Religion and Democracy
There are no democratic nation states where religions have been at the forefront of the introduction of democracy and some of the most undemocratic countries today are religiously governed. It is therefore natural to ask whether democracy and religion can ever be reconciled.
The pragmatic answer is: "They have to be!"; simply because it is unrealistic to want to deprive more than 90% of the world's population their faith or insist that they must not practice it. Even if it were possible, how democratic would that be?
Can't democracy and religion enrich one another? Do they just have to exist side by side out of necessity?
It's not a good thing when one single system gets to take power on its own or even become totalitarian. It's pluralism in society which ensures our freedoms. This means that there are many ways to live one's life and that we recognise each other's right to live and to be different. It is therefore necessary for a democracy to leave room for something other than itself if it doesn't want to become totalitarian. As long as religion can be practised according to the same principle, there should be no conflict between religion and democracy.
It is often argued that religions based on law, Islam in particular, are incompatible with democracy because, for orthodox religious practitioners, religious law takes precedence over democratic law. This is a real dilemma, but it is not insoluble and the different religions offer different opportunities to be both religious and a democrat.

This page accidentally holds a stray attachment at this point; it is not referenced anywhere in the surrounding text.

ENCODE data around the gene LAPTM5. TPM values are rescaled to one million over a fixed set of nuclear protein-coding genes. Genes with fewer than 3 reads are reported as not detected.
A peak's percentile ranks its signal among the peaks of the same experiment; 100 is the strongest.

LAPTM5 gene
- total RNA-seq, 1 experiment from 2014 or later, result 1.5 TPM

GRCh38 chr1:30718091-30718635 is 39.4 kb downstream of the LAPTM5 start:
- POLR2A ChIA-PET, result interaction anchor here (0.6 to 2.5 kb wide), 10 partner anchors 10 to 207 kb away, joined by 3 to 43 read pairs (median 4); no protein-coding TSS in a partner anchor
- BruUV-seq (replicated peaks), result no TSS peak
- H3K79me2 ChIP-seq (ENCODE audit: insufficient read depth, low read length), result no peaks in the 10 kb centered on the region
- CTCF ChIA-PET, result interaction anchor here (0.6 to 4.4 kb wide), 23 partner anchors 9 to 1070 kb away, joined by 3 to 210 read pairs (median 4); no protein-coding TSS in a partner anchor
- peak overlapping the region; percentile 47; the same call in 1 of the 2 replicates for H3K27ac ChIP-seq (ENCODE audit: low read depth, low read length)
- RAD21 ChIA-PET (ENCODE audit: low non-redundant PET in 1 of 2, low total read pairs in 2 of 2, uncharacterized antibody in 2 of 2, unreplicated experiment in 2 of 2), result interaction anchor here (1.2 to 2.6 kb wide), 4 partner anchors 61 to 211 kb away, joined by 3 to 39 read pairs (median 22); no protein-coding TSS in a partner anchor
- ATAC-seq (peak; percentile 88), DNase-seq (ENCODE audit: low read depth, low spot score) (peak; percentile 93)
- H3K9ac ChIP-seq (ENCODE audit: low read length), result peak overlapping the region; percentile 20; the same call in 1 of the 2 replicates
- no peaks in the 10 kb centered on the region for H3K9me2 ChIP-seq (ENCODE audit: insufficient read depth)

Finally, one can make the argument that a secular democracy where religion does not play a political role is the form of government that is most compatible with all religions. Religions emphasise personal conviction and the observation of a particular set of rules for living; if one's religious life is one's own private responsibility, and the state does not interfere in it, does that not indicate a far greater religiosity than if the state had used its power to make you practise a religion?
If your priests argue against democracy and say it is against your religion, ask questions about why - and keep asking questions. Ask why democratic societies have fewer poor people; why they have better protection of the weak, better medical care, and more schools and hospitals, than religious societies. Ask why all the new medicines are invented in democratic societies.
Next chapter: Judaism and Democracy